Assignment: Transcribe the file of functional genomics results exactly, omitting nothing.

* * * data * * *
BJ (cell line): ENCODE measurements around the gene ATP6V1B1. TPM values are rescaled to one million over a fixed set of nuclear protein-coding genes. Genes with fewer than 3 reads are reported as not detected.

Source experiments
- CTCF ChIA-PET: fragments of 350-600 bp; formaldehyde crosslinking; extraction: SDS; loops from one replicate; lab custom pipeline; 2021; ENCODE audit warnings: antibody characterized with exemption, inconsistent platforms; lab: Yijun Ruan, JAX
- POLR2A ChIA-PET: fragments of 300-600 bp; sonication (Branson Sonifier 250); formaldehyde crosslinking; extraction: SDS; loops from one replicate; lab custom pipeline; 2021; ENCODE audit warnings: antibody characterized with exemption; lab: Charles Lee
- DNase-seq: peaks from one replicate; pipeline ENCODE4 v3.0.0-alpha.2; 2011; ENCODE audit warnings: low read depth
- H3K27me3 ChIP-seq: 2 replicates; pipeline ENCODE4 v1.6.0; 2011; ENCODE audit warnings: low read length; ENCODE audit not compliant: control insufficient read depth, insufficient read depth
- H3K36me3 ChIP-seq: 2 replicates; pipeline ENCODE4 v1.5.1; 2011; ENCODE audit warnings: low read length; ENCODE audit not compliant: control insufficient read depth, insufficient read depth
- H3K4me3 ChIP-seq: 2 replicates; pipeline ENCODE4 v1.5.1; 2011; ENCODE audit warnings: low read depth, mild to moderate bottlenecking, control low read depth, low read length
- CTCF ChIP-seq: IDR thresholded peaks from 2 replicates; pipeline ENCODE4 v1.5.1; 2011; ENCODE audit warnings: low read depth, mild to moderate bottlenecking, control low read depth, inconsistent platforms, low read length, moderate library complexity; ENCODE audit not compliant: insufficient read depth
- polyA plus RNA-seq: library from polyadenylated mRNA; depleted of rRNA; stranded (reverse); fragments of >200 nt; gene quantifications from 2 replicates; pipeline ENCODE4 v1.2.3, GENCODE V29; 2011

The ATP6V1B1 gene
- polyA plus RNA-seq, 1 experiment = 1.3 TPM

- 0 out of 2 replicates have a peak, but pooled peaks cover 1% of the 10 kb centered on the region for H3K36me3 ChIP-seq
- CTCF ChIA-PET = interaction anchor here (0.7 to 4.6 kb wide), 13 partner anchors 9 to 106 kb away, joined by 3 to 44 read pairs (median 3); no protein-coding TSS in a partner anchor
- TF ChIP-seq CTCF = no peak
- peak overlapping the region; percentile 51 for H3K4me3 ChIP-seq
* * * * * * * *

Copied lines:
BJ (cell line): ENCODE measurements around the gene ATP6V1B1. TPM values are rescaled to one million over a fixed set of nuclear protein-coding genes. Genes with fewer than 3 reads are reported as not detected.

Source experiments
- CTCF ChIA-PET: fragments of 350-600 bp; formaldehyde crosslinking; extraction: SDS; loops from one replicate; lab custom pipeline; 2021; ENCODE audit warnings: antibody characterized with exemption, inconsistent platforms; lab: Yijun Ruan, JAX
- POLR2A ChIA-PET: fragments of 300-600 bp; sonication (Branson Sonifier 250); formaldehyde crosslinking; extraction: SDS; loops from one replicate; lab custom pipeline; 2021; ENCODE audit warnings: antibody characterized with exemption; lab: Charles Lee
- DNase-seq: peaks from one replicate; pipeline ENCODE4 v3.0.0-alpha.2; 2011; ENCODE audit warnings: low read depth
- H3K27me3 ChIP-seq: 2 replicates; pipeline ENCODE4 v1.6.0; 2011; ENCODE audit warnings: low read length; ENCODE audit not compliant: control insufficient read depth, insufficient read depth
- H3K36me3 ChIP-seq: 2 replicates; pipeline ENCODE4 v1.5.1; 2011; ENCODE audit warnings: low read length; ENCODE audit not compliant: control insufficient read depth, insufficient read depth
- H3K4me3 ChIP-seq: 2 replicates; pipeline ENCODE4 v1.5.1; 2011; ENCODE audit warnings: low read depth, mild to moderate bottlenecking, control low read depth, low read length
- CTCF ChIP-seq: IDR thresholded peaks from 2 replicates; pipeline ENCODE4 v1.5.1; 2011; ENCODE audit warnings: low read depth, mild to moderate bottlenecking, control low read depth, inconsistent platforms, low read length, moderate library complexity; ENCODE audit not compliant: insufficient read depth
- polyA plus RNA-seq: library from polyadenylated mRNA; depleted of rRNA; stranded (reverse); fragments of >200 nt; gene quantifications from 2 replicates; pipeline ENCODE4 v1.2.3, GENCODE V29; 2011

The ATP6V1B1 gene
- polyA plus RNA-seq, 1 experiment = 1.3 TPM

- 0 out of 2 replicates have a peak, but pooled peaks cover 1% of the 10 kb centered on the region for H3K36me3 ChIP-seq
- CTCF ChIA-PET = interaction anchor here (0.7 to 4.6 kb wide), 13 partner anchors 9 to 106 kb away, joined by 3 to 44 read pairs (median 3); no protein-coding TSS in a partner anchor
- TF ChIP-seq CTCF = no peak
- peak overlapping the region; percentile 51 for H3K4me3 ChIP-seq